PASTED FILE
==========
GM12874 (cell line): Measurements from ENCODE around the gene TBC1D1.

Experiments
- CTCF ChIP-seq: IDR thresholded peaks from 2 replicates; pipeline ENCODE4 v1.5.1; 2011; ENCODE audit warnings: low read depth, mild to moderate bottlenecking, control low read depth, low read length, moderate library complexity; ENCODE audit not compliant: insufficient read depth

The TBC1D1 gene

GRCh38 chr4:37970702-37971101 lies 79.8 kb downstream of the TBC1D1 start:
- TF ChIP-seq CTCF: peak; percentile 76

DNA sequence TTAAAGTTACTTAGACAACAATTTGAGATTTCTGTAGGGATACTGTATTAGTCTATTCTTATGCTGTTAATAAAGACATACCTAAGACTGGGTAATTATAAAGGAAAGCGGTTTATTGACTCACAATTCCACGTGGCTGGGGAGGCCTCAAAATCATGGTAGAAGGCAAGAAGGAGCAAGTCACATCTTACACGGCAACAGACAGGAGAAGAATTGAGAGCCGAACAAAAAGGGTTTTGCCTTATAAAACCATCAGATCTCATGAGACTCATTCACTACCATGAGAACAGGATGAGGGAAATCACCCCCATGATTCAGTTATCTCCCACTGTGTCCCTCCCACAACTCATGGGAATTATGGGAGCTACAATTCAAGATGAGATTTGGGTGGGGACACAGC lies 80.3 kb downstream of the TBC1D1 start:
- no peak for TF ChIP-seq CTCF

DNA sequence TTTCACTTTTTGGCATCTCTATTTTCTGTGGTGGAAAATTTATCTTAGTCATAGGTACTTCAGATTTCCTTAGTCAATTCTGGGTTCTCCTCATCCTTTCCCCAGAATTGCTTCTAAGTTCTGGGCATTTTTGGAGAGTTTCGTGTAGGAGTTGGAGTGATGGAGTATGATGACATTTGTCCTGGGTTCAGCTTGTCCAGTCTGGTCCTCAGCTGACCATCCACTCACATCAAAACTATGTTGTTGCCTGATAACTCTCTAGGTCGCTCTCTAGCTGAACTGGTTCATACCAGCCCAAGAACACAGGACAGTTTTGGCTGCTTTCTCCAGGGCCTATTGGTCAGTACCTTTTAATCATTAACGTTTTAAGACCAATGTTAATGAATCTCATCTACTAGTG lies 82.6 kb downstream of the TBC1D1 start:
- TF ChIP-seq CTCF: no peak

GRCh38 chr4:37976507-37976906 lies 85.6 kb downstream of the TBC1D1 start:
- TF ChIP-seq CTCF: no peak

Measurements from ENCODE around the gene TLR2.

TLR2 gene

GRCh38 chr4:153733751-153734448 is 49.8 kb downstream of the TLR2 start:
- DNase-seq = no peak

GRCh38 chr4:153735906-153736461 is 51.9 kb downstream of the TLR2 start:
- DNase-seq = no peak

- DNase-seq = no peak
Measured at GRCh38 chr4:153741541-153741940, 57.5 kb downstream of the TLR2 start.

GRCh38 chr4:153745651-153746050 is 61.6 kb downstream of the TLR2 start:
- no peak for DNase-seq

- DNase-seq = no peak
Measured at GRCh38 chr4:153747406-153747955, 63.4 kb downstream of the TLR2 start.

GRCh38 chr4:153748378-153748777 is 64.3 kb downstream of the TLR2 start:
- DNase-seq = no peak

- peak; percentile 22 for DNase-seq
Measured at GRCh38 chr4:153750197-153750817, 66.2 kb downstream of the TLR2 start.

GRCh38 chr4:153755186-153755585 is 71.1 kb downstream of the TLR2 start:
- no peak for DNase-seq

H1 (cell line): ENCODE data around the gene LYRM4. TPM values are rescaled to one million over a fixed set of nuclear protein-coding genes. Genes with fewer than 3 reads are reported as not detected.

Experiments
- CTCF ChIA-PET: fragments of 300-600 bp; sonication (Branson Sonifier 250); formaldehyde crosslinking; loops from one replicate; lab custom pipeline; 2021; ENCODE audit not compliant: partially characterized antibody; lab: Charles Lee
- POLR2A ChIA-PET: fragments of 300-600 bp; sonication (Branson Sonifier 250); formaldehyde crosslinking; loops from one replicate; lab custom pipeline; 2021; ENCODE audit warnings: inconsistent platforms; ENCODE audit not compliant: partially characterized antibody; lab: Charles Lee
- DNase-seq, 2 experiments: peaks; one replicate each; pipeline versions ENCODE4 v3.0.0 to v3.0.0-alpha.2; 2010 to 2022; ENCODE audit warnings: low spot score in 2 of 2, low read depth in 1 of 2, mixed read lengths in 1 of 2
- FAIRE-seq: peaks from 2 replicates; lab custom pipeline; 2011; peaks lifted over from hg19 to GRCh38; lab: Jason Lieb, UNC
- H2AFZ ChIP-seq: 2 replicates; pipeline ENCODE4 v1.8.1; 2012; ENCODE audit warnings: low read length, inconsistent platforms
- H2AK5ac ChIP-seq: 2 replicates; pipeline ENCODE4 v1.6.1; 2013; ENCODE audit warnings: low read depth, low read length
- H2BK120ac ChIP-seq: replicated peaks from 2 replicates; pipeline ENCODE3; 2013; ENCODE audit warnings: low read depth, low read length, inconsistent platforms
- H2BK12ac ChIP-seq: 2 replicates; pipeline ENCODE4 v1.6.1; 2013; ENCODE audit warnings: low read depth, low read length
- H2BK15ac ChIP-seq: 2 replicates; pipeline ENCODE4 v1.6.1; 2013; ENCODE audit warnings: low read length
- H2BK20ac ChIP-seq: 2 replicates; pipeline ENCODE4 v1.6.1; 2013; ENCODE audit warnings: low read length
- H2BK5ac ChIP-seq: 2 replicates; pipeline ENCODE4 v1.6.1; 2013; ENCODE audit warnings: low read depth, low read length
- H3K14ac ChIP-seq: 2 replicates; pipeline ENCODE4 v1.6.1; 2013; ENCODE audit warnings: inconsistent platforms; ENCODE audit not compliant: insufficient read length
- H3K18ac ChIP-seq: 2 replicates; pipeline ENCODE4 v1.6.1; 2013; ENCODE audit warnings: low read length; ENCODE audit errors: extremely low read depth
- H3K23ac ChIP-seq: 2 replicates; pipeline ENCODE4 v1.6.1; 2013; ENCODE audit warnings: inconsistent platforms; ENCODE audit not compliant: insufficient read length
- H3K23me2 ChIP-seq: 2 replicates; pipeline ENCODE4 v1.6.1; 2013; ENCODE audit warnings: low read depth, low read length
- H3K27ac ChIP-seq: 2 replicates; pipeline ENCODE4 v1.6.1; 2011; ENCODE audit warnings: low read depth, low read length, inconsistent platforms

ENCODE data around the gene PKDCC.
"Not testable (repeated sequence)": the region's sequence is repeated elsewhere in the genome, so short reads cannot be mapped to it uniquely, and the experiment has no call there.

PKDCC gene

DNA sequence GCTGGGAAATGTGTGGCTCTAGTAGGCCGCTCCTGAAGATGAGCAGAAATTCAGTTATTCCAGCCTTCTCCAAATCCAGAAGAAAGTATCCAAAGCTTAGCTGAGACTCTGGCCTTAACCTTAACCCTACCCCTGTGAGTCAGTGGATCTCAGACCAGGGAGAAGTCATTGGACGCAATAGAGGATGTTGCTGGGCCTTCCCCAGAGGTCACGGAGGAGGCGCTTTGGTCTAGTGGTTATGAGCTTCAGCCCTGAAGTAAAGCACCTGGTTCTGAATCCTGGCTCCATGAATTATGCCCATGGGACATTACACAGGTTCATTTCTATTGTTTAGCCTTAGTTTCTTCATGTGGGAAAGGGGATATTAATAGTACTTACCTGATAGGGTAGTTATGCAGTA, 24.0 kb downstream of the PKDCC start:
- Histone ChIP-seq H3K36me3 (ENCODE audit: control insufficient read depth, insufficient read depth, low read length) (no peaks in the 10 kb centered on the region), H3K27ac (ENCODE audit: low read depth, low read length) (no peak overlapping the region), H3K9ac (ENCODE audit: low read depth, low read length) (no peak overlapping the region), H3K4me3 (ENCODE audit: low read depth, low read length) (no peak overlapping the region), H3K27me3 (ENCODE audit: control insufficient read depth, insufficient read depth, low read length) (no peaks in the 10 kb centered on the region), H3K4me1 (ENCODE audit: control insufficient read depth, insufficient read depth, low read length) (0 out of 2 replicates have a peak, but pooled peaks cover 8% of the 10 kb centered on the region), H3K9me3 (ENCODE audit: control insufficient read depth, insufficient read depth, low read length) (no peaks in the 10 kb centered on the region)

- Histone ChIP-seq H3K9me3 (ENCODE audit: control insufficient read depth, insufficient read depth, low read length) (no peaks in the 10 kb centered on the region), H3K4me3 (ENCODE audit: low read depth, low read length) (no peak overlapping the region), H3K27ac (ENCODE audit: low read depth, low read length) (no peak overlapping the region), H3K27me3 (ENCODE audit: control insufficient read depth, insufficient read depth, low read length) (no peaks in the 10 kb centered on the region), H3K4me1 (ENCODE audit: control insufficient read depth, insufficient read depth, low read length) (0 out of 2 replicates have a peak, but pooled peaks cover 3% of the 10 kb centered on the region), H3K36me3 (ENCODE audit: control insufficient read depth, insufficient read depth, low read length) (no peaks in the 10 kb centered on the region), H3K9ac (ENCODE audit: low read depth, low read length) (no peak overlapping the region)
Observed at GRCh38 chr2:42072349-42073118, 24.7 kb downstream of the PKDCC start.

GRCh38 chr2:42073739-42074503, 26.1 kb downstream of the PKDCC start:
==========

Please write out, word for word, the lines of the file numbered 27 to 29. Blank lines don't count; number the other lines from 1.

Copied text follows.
- peak; percentile 22 for DNase-seq
Measured at GRCh38 chr4:153750197-153750817, 66.2 kb downstream of the TLR2 start.

GRCh38 chr4:153755186-153755585 is 71.1 kb downstream of the TLR2 start: